thus crowding the box
Fig. 2 (Below):
|Most CD ripping
software arranges by artist, then by album. In this example 'Bare Naked
Ladies' the group has 5 albums in its directory. I have also added a host of
misc. unsorted songs which are listed on the right..
In fig. 1 you can see the 'Bare Naked Ladies'
entry and the misc. files on the right. Unfortunately in fig. 1 on the left
you can also see and entry called 'Born on a Pirate Ship', you will notice
that this should be a second level entry under 'Bare Naked Ladies' but Media
Manager makes this its own entry. See Fig 1. Given Media Manager is a good
representation of the screen shot offered by the Prismiq you can see the
problem later in Figs 3a and 3b.
Fig. 3a (Above):
Fig. 3b (Above):
||Fig. 4: After creating the
play list was my next confusion. The Media Play wouldn't play! - The list
was there but nothing would play. It seems as though at this stage a
background task runs to create the TOC; Table of Contents. This program is
called the 'Media Processing' program. Once this is complete everything is
good to go...
|Media Server is the tool which
actually provides the streams to all Prismiq's on the network. Multiple
Prismiq's can run from one Media Server, meaning you could put a Prismiq in
all rooms with just one PC supplying the data.
Fig. 5 (Right):
||Prismiq Media Server screen,
as can be seen multiple Prismiq's can be served from this one server. In
this example one client can be seen running on IP address 192.168.1.104.
Unfortunately none of this screen is covered in the documentation, and
frankly I don't know what some of the buttons do?
One of the really cool things about
the Server side software is that it allows Prismiq the company to quickly make
new formats available to the Prismiq unit. The Prismiq device has a NEC µPD61130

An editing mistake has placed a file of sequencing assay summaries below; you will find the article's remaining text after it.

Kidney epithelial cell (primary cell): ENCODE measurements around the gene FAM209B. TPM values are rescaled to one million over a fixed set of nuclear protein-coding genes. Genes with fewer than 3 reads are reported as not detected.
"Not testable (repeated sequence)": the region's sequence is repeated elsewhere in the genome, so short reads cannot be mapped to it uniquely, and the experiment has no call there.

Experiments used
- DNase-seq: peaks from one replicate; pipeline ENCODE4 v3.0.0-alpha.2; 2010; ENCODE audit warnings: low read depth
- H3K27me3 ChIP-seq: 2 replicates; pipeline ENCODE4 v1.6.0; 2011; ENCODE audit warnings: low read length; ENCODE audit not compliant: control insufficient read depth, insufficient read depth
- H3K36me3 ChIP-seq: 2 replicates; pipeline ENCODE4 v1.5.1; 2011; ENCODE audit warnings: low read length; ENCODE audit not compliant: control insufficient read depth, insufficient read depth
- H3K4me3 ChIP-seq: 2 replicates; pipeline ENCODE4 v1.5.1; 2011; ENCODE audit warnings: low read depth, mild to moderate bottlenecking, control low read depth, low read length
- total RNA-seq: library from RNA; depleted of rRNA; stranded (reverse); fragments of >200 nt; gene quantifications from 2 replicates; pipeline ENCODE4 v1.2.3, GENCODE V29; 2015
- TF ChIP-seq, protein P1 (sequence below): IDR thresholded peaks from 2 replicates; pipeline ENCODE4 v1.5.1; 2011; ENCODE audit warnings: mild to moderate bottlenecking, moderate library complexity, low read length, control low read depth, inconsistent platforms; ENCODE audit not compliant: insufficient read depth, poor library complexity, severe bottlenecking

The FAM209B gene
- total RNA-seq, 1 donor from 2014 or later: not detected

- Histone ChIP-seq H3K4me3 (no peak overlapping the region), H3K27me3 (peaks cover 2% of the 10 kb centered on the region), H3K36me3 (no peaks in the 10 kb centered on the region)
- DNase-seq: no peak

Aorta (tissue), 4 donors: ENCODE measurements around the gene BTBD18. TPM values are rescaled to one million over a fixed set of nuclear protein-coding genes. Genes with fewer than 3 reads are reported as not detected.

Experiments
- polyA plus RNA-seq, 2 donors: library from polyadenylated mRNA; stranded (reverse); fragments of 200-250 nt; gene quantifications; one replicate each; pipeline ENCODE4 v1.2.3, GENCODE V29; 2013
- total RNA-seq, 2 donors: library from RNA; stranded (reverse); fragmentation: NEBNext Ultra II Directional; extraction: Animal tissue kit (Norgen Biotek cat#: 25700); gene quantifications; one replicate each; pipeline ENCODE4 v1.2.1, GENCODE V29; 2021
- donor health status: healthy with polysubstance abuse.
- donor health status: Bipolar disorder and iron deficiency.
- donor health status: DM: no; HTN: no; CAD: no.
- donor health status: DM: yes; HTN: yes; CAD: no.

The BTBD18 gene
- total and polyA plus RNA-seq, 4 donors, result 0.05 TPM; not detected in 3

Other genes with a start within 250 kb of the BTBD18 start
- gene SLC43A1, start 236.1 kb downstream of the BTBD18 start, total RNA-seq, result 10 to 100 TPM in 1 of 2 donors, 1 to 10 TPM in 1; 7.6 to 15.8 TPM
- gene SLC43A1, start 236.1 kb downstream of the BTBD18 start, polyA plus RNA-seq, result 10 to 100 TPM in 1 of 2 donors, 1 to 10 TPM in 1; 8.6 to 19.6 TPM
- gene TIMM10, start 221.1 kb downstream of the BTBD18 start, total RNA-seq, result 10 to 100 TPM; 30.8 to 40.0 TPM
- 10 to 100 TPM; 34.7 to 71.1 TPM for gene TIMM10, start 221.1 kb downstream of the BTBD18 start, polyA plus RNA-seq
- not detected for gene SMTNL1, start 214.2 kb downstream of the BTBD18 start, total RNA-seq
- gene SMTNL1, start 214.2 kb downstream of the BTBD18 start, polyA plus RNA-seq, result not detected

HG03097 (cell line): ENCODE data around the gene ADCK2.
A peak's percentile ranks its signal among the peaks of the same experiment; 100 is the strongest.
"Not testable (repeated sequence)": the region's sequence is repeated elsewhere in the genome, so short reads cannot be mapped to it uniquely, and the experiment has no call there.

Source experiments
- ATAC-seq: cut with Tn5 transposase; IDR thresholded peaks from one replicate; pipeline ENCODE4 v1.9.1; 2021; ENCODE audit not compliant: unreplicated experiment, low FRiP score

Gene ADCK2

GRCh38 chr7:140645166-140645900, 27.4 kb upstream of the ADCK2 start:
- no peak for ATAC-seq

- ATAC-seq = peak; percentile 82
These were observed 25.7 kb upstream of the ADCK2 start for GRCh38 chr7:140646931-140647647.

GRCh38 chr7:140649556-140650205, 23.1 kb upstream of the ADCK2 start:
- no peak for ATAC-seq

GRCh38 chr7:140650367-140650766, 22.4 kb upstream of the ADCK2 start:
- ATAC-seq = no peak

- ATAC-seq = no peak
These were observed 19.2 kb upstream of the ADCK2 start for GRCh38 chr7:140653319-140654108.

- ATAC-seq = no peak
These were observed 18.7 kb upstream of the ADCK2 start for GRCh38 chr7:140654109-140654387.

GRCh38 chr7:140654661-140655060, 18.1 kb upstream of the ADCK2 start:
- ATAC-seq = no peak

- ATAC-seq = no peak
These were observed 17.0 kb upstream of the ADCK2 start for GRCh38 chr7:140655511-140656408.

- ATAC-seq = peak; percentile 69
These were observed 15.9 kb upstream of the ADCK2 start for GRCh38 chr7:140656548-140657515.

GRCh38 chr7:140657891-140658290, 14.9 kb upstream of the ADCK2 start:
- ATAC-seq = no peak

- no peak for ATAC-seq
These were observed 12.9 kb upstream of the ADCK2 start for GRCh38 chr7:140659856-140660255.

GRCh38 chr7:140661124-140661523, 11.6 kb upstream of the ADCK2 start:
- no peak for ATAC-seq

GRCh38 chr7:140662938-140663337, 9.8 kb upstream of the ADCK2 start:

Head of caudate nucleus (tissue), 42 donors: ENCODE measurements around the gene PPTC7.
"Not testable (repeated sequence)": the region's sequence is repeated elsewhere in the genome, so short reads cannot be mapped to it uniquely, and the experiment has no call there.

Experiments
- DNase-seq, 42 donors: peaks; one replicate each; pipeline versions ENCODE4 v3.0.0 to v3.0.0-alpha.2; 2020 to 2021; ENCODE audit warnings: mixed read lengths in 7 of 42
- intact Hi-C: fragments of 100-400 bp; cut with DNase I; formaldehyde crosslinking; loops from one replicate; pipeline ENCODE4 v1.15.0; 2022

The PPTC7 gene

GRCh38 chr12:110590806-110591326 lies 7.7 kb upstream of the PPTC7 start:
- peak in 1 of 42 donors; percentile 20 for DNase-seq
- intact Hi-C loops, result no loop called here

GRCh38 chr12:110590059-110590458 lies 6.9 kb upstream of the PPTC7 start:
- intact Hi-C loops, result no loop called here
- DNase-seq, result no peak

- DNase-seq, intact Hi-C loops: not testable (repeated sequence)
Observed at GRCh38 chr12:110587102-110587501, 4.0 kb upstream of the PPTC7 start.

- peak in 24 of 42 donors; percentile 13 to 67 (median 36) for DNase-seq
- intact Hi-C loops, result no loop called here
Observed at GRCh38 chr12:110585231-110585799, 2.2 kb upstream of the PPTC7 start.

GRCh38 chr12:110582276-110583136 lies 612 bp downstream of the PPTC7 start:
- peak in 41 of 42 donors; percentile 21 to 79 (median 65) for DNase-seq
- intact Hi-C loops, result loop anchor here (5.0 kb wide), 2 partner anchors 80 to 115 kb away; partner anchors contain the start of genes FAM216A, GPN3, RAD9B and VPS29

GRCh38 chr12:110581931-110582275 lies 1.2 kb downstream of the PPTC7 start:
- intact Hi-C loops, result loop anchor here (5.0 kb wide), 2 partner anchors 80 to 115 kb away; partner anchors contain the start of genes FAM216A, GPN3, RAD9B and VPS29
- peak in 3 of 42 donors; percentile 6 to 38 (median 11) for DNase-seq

32-bit MIPS microprocessor with an integrated MPEG decoder. This device
basically decodes MPEG-1 and MPEG-2 formats. To do this Prismiq recommends a
300MHz Pentium II for the server platform. If the user has other media such as
MPEG-4 and DivX formats then the Media Server software acts as a media converter
which is why Prismiq then recommend a 700MHz Pentium II for the server platform.
The audio formats such as MP3, MP2
and AC3 all done directly in the Prismiq units hardware, with WMA format
converted by the Media Server software. I have to say however that I was very
impressed by the quality of the audio even if it went through the conversion
processes. In addition, the unit will also support various internet radio sites
directly using the Shoutcast and WMA formats. Radio stations are added into the
Media Manager software allowing users to directly enter the URL information
without any referral websites. It has to also be added that, in print, Prismiq
say the unit is a service charge free device so it is unlikely this will ever
change. Since the unit is designed to 'deliver the full spectrum of networked
entertainment' it not only delivers your music and video on demand it also
offers your photo album; JPEG, GIF and PNG formats are supported. Future
advertised functionality includes a service free PVR (personal video recorder)
and next generation internet services...
Using the Prismiq >>>